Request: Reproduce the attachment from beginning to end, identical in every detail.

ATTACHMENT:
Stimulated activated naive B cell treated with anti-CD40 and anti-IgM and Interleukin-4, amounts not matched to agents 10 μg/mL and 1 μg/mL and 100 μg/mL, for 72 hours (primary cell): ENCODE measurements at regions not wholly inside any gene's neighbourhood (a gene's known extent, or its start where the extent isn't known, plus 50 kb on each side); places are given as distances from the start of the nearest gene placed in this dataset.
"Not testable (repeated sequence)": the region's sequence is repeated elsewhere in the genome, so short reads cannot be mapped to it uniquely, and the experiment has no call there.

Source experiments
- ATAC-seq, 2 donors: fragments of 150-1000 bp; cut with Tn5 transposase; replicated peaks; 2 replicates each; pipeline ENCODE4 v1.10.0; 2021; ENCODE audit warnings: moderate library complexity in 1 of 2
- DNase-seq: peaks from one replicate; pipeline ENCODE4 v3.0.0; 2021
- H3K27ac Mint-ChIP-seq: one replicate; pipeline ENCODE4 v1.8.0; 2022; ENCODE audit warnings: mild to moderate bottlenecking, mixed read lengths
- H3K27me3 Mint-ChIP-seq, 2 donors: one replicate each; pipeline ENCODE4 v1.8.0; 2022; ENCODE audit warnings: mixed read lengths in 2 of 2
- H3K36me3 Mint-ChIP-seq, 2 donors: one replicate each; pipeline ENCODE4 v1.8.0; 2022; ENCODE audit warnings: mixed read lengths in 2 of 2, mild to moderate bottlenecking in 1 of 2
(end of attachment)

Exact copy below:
Stimulated activated naive B cell treated with anti-CD40 and anti-IgM and Interleukin-4, amounts not matched to agents 10 μg/mL and 1 μg/mL and 100 μg/mL, for 72 hours (primary cell): ENCODE measurements at regions not wholly inside any gene's neighbourhood (a gene's known extent, or its start where the extent isn't known, plus 50 kb on each side); places are given as distances from the start of the nearest gene placed in this dataset.
"Not testable (repeated sequence)": the region's sequence is repeated elsewhere in the genome, so short reads cannot be mapped to it uniquely, and the experiment has no call there.

Source experiments
- ATAC-seq, 2 donors: fragments of 150-1000 bp; cut with Tn5 transposase; replicated peaks; 2 replicates each; pipeline ENCODE4 v1.10.0; 2021; ENCODE audit warnings: moderate library complexity in 1 of 2
- DNase-seq: peaks from one replicate; pipeline ENCODE4 v3.0.0; 2021
- H3K27ac Mint-ChIP-seq: one replicate; pipeline ENCODE4 v1.8.0; 2022; ENCODE audit warnings: mild to moderate bottlenecking, mixed read lengths
- H3K27me3 Mint-ChIP-seq, 2 donors: one replicate each; pipeline ENCODE4 v1.8.0; 2022; ENCODE audit warnings: mixed read lengths in 2 of 2
- H3K36me3 Mint-ChIP-seq, 2 donors: one replicate each; pipeline ENCODE4 v1.8.0; 2022; ENCODE audit warnings: mixed read lengths in 2 of 2, mild to moderate bottlenecking in 1 of 2